A local news story tells of a guy who stole a school bus and led police on a chase. Pursuers, in the interests of public safety, called off the chase fearing someone would get killed. The thief crashed the bus and got away. All cops have is this picture, which they're sharing with the public.
Our pictures are being taken more than we think. Walking into your local grocery store, convenience mart or department store, or getting out of your car in a parking lot, chances are there is a camera looking at you. Many places use cameras in intersections to catch stoplight runners, or on the road to catch speeders, then issue robotickets.
When it concerns public safety we're all for these cameras until we get caught by one of them.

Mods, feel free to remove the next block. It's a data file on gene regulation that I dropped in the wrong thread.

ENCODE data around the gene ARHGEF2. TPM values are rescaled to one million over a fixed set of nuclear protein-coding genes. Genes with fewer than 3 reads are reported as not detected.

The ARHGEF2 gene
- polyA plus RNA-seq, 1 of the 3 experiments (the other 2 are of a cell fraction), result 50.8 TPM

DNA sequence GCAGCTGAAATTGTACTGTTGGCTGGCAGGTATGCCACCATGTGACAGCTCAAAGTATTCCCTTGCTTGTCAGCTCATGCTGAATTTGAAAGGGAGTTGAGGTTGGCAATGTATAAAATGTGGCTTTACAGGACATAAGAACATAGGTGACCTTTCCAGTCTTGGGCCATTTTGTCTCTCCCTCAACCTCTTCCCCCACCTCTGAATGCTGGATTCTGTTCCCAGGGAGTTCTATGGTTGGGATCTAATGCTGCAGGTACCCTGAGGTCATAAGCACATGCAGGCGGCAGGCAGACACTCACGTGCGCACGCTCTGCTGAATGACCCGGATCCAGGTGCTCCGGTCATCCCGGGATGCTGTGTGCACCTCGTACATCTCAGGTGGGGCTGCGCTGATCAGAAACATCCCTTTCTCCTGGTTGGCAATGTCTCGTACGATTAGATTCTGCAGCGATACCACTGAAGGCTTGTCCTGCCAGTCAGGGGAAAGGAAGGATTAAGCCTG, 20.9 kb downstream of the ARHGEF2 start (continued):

I like the idea that if someone robs a bank or a store there will be pictures of the robber. Besides helping to catch the crook, there's a secondary benefit. Seeing pictures on TV news of identifiable robbers may discourage other would-be robbers. But I don't like pictures being taken of me without my knowledge. I think about it sometimes when I'm shopping. I don't do anything that would look suspicious, but sometimes I get a kind of tingly feeling in the back of my neck, like Somebody's Watching Me. To someone who already thinks like a paranoid it can be creepy.
I'm all for security people watching bad guys. I'm all for security not watching me. Too bad there's no camera that can see intentions. It'd make me feel a lot less paranoid if I knew as soon as a camera saw me it would say, "look away; this man is on legitimate business."